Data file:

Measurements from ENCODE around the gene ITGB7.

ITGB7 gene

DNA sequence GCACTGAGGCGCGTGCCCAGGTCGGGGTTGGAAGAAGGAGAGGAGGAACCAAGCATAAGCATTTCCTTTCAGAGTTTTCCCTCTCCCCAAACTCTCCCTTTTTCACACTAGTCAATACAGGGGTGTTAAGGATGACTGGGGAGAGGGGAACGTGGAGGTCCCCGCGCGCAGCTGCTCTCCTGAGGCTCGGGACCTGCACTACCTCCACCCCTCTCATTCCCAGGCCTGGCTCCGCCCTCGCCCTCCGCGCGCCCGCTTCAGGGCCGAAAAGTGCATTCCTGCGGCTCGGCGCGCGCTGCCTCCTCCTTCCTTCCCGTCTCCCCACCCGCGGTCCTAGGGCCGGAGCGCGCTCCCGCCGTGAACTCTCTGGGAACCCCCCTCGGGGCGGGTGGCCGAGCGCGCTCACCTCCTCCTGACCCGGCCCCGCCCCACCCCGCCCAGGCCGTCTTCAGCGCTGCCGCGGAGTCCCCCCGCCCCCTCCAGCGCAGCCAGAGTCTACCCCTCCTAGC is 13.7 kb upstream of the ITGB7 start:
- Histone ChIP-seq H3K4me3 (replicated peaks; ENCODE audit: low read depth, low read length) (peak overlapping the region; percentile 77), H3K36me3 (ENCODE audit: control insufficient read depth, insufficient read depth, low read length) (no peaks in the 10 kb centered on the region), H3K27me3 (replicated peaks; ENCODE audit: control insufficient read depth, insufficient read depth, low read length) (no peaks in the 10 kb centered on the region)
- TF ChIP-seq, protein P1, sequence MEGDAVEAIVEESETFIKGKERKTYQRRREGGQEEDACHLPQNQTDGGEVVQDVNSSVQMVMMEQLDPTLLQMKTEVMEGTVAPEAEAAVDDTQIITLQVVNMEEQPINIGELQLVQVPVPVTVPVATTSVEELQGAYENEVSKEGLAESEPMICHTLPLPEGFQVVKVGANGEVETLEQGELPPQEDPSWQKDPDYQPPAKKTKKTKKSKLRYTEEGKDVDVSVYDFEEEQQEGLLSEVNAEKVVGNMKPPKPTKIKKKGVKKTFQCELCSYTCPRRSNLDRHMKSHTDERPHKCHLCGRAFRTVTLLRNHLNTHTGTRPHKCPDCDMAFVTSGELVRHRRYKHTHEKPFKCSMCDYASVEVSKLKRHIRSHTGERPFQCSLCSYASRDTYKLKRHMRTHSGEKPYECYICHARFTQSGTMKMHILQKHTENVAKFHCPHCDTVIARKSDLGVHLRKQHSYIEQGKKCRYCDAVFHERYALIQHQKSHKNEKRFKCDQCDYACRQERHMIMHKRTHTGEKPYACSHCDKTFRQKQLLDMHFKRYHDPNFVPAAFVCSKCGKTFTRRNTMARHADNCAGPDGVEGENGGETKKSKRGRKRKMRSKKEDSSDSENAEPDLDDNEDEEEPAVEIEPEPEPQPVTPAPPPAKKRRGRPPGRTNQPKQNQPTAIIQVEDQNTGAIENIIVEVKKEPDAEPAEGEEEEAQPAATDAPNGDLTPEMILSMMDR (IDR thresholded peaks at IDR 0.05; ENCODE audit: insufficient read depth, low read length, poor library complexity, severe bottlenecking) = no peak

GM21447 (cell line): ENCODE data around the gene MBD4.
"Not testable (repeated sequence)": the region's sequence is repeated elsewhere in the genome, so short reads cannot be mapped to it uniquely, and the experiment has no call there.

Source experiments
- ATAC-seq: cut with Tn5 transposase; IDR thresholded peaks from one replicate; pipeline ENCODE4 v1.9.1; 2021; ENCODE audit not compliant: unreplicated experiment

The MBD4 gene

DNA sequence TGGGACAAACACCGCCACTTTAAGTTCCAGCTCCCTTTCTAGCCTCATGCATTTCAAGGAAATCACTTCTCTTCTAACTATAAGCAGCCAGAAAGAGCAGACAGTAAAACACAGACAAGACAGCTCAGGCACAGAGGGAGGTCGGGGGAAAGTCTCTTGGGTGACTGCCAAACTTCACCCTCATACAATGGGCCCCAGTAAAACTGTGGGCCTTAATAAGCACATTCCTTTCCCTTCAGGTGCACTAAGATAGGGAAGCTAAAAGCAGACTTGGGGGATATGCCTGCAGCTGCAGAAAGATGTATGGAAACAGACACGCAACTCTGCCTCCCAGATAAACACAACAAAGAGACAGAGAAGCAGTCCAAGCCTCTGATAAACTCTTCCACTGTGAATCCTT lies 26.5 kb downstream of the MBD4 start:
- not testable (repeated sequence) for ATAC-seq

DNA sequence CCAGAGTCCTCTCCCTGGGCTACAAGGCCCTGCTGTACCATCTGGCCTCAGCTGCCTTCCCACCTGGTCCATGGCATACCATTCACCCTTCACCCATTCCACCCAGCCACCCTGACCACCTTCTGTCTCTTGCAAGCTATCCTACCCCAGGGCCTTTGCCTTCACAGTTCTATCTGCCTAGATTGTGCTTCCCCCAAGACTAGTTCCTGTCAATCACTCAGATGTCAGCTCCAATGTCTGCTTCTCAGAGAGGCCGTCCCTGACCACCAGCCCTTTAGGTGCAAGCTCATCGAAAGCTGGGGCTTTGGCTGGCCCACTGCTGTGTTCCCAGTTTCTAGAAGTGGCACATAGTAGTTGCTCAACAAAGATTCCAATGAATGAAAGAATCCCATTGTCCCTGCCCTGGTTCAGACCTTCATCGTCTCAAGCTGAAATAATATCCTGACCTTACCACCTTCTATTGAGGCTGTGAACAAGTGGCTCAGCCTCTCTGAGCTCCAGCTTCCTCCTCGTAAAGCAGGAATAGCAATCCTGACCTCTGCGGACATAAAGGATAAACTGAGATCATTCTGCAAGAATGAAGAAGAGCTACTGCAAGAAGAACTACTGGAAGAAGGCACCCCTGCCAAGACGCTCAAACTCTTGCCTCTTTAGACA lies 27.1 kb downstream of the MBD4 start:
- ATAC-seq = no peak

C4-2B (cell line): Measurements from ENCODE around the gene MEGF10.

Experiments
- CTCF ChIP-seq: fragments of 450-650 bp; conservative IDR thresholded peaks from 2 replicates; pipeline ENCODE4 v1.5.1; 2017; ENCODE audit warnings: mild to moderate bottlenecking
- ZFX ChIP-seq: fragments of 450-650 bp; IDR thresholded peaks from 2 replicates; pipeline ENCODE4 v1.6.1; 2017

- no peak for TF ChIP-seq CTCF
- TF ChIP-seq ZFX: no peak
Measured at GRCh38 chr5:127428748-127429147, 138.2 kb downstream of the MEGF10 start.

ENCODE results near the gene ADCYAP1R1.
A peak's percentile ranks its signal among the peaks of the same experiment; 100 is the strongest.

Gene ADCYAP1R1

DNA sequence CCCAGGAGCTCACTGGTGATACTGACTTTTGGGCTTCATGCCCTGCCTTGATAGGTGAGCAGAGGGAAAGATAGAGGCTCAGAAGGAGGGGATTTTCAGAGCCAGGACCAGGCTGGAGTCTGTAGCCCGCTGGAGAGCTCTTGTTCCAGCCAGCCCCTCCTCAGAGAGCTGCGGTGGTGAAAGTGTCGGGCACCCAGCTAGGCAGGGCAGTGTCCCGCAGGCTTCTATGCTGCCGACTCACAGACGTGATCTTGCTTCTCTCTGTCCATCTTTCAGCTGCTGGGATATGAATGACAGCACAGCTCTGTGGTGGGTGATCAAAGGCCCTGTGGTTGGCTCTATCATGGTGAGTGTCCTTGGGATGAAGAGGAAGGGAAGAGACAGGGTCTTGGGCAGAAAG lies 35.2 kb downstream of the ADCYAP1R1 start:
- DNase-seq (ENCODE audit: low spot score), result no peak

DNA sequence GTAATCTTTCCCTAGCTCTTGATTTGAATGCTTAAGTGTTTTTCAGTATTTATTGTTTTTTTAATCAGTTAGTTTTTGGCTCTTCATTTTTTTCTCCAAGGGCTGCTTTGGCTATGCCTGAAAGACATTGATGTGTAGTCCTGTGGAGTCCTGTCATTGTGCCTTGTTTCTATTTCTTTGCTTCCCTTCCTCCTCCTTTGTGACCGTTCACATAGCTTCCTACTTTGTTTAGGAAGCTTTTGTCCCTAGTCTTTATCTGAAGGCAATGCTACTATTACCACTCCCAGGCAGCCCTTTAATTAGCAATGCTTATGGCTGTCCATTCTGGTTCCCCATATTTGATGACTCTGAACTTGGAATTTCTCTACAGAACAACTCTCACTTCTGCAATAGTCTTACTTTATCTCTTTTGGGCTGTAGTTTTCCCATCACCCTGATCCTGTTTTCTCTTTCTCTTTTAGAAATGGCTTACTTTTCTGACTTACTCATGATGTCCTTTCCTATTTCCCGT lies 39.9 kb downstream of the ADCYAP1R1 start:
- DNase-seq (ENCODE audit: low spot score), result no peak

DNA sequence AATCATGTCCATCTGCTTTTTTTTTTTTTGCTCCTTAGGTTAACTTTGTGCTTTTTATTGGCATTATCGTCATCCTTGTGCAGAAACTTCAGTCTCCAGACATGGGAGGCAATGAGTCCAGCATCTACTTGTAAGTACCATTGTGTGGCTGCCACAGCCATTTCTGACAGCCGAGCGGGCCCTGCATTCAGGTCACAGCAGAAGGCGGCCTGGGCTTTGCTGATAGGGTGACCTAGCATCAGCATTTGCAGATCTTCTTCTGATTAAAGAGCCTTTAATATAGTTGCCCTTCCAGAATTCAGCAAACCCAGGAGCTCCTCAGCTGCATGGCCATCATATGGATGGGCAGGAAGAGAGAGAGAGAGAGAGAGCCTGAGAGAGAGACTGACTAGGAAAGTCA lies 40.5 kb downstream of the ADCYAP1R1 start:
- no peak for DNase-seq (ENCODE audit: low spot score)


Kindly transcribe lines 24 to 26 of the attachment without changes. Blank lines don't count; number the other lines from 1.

Gene ADCYAP1R1

DNA sequence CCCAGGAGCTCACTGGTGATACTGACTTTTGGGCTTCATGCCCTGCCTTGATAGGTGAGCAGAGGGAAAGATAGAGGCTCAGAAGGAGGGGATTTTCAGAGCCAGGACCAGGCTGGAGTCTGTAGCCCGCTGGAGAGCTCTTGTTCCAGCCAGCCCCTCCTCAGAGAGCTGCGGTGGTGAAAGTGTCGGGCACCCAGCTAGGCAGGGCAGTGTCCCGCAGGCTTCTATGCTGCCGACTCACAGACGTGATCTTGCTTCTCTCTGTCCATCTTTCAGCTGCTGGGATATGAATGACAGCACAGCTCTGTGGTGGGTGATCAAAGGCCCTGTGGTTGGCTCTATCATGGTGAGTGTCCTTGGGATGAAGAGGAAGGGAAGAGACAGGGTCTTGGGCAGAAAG lies 35.2 kb downstream of the ADCYAP1R1 start:
- DNase-seq (ENCODE audit: low spot score), result no peak